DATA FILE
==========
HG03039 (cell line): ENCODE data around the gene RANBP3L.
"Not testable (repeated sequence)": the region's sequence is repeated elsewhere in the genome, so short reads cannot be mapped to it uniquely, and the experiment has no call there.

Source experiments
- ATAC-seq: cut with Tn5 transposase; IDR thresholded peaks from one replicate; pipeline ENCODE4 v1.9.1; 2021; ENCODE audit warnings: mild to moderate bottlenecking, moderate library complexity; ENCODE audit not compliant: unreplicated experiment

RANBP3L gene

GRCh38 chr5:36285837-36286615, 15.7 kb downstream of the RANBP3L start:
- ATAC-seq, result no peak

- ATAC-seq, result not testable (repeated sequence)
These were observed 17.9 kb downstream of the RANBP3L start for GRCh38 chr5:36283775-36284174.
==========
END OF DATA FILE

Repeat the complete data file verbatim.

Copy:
HG03039 (cell line): ENCODE data around the gene RANBP3L.
"Not testable (repeated sequence)": the region's sequence is repeated elsewhere in the genome, so short reads cannot be mapped to it uniquely, and the experiment has no call there.

Source experiments
- ATAC-seq: cut with Tn5 transposase; IDR thresholded peaks from one replicate; pipeline ENCODE4 v1.9.1; 2021; ENCODE audit warnings: mild to moderate bottlenecking, moderate library complexity; ENCODE audit not compliant: unreplicated experiment

RANBP3L gene

GRCh38 chr5:36285837-36286615, 15.7 kb downstream of the RANBP3L start:
- ATAC-seq, result no peak

- ATAC-seq, result not testable (repeated sequence)
These were observed 17.9 kb downstream of the RANBP3L start for GRCh38 chr5:36283775-36284174.